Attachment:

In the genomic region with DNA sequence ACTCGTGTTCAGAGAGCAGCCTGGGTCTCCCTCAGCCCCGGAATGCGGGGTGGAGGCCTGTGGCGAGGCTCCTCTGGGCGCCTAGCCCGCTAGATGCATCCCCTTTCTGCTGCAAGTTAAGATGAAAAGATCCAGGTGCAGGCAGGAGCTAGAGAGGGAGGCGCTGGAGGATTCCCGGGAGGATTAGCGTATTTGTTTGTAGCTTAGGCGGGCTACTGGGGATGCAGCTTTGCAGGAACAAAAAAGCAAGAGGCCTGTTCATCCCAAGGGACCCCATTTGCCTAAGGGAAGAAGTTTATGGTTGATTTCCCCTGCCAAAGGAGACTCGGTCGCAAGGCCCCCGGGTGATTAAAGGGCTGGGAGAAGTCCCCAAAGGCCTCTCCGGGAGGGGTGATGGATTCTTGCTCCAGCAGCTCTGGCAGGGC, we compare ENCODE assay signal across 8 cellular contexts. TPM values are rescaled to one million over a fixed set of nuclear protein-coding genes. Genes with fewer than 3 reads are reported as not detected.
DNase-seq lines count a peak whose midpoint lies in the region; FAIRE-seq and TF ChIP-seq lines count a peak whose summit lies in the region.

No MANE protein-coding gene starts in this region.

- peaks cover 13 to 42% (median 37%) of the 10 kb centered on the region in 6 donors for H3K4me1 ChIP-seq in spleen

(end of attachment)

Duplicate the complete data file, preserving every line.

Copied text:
In the genomic region with DNA sequence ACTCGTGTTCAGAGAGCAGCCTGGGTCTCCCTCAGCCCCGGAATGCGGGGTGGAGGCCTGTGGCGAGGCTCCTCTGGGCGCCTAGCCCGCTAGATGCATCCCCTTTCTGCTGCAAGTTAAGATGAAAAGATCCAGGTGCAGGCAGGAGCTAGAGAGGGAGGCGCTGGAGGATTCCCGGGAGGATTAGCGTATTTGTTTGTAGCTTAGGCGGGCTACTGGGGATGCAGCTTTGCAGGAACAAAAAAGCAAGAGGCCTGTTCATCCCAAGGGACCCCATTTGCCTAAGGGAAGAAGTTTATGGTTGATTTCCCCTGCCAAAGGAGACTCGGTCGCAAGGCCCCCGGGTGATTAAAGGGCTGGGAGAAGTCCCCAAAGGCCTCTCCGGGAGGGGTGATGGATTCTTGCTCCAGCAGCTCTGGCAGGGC, we compare ENCODE assay signal across 8 cellular contexts. TPM values are rescaled to one million over a fixed set of nuclear protein-coding genes. Genes with fewer than 3 reads are reported as not detected.
DNase-seq lines count a peak whose midpoint lies in the region; FAIRE-seq and TF ChIP-seq lines count a peak whose summit lies in the region.

No MANE protein-coding gene starts in this region.

- peaks cover 13 to 42% (median 37%) of the 10 kb centered on the region in 6 donors for H3K4me1 ChIP-seq in spleen